The point is that while the media cannot be barred from airing content, each case must be treated as sui generis and a decision taken on that basis.
In today’s world, however, this middle way has come under tremendous pressure. The mainstream media does not have a monopoly on information. Anyone can not only acquire information but also disseminate it with the push of a button. In this case, even if the TV channel had chosen to ignore this video, it’s out there for millions of people to see across the globe. Of course, one can choose yet to not show it on the basis of one’s own decision, based on an assessment that it mustn’t be shown. But that is not the same thing as in the old days when I could have sat on some information and kept it secure because I might be the only one to have it.
Today, it’s more like arguing that while I know this information is out there, I feel that I should not disseminate it. The problem, however, remains and is yet unresolved. How much of the information must be regulated — or regulated at all.
This is also becoming a problem for states as they get into a long, simmering conflict with non-state actors, insurgents and terrorists, maybe even hi-tech loonies. Groups and individuals opposed to states, irrespective of their ideologies, have the same access to information and the tools for dissemination as the states. The internet is an equal opportunity domain.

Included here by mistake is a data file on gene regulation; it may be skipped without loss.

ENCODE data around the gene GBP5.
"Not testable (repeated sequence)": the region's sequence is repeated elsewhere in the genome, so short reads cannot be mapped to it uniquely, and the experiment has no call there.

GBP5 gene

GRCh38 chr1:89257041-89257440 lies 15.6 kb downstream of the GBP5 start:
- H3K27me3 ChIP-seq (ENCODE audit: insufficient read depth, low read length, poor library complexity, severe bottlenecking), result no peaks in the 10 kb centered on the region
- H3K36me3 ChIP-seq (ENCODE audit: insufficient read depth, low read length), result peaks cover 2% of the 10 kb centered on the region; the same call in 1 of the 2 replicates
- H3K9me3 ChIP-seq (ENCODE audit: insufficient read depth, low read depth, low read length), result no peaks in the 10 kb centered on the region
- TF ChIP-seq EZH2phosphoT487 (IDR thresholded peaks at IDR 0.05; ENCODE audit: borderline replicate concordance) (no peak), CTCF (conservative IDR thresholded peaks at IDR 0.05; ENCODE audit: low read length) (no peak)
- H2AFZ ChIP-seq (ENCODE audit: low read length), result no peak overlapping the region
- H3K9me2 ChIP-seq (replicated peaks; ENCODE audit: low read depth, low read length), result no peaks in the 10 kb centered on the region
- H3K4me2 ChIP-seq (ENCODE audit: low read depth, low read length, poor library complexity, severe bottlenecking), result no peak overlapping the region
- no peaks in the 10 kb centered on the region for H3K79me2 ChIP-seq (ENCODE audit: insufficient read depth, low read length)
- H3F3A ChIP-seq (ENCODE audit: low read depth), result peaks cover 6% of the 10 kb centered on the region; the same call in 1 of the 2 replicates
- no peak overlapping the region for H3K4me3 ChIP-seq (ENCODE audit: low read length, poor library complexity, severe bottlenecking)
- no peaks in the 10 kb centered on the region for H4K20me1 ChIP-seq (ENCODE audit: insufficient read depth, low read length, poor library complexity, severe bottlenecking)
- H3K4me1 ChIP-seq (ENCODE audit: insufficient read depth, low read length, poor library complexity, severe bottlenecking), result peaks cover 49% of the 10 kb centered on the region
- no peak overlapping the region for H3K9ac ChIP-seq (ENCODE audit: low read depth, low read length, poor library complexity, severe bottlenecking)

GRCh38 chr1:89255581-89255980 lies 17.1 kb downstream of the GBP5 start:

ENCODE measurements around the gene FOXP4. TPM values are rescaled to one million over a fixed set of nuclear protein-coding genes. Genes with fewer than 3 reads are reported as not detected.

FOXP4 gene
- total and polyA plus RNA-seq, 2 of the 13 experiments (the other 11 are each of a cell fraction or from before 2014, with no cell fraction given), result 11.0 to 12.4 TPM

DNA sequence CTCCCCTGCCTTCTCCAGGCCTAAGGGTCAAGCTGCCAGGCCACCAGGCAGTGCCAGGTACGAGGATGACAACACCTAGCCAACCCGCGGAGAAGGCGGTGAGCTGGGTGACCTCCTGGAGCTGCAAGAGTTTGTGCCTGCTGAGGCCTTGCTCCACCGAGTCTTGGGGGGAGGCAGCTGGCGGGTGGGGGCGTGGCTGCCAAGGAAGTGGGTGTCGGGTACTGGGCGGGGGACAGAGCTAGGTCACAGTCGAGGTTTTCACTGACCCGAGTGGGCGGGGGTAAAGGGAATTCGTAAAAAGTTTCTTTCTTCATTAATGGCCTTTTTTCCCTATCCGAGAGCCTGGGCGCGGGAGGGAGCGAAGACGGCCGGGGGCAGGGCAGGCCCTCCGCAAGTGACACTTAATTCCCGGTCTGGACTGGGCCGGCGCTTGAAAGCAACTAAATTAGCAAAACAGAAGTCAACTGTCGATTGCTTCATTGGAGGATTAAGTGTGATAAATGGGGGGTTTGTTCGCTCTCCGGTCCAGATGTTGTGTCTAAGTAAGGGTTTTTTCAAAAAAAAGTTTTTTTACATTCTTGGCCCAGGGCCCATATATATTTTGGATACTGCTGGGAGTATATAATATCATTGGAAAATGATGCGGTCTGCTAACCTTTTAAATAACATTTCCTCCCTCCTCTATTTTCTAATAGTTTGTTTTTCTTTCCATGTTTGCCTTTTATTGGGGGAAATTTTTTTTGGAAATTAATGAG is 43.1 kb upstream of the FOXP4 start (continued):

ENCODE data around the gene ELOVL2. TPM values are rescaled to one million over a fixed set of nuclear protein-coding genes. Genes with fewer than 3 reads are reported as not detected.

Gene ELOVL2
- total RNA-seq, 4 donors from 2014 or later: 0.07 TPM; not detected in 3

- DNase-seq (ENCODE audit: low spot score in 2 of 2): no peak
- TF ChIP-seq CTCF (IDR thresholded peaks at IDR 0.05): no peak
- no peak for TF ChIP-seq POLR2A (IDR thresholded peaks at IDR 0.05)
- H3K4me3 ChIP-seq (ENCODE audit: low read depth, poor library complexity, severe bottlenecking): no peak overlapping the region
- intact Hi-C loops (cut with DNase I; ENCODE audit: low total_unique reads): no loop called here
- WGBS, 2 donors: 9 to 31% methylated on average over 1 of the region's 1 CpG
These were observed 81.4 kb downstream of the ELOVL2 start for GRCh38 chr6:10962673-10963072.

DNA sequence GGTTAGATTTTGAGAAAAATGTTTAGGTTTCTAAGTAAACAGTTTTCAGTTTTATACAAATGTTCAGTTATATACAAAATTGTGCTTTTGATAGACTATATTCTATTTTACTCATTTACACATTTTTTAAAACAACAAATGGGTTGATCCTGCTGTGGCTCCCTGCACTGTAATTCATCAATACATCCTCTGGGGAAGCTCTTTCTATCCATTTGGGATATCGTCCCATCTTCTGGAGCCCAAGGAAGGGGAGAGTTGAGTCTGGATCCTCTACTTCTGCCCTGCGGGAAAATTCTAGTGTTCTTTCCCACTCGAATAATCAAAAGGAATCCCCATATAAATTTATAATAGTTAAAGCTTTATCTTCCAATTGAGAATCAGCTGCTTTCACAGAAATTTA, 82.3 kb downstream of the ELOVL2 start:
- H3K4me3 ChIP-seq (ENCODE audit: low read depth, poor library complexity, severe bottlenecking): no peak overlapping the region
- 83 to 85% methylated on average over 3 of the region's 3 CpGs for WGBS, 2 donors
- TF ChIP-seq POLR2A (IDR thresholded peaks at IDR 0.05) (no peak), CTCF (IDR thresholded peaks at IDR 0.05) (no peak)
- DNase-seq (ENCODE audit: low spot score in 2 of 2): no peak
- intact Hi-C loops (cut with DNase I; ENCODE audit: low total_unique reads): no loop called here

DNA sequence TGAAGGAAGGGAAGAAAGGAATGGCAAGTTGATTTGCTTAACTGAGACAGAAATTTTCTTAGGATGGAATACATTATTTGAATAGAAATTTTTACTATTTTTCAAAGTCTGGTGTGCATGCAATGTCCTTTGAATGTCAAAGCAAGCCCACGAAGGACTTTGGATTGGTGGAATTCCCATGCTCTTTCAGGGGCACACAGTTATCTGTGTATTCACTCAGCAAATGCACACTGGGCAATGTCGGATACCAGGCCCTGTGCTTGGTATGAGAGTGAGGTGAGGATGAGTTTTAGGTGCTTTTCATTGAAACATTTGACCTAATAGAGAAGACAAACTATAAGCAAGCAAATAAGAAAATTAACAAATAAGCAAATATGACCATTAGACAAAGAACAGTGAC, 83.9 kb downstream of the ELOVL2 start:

Some people might shrug this problem off but it is a real problem for states and will steadily become worse. The measures states are likely to take will be drastic and in this regard, democracies are likely to be bigger offenders than dictatorships. What makes the situation more complicated is the fact that the idea of a state is a very problematic idea even as it is the only organising principle — thus far.
The situation not only demands new thinking but also new laws. Crude attempts to muzzle the media, as the Balochistan government has tried to do, will not work. In fact, the Balochistan government would be better advised to direct its ‘efficiency’ towards those elements that snuck up to the Residency, stayed there for almost 20 minutes, went from room to room, guns slung over their shoulders, vandalised the place and hoisted the flag of ‘Azad’ Balochistan with the state nowhere in sight.
In the media, we have to position our arguments and stories. I used one minute of the Pakistan Taliban’s 18-minute clip of the Bannu jailbreak for my TV programme. I stand by that decision because that was the only way to show viewers how inefficient the state and its functionaries are and how we can take corrective measures against this threat.
We are going to see more of this tension, which is why the media and the government have to become sophisticated in their approaches both in relation to their own actions as well as in their dealings with each other.
(According to a news report, on August 27, Chief Minister Balochistan Dr Abdul Malik Baloch, speaking in the provincial assembly, said that the FIR had been withdrawn, adding that the Balochistan government had not ordered that it be registered. He termed the entire matter a ‘misunderstanding’.)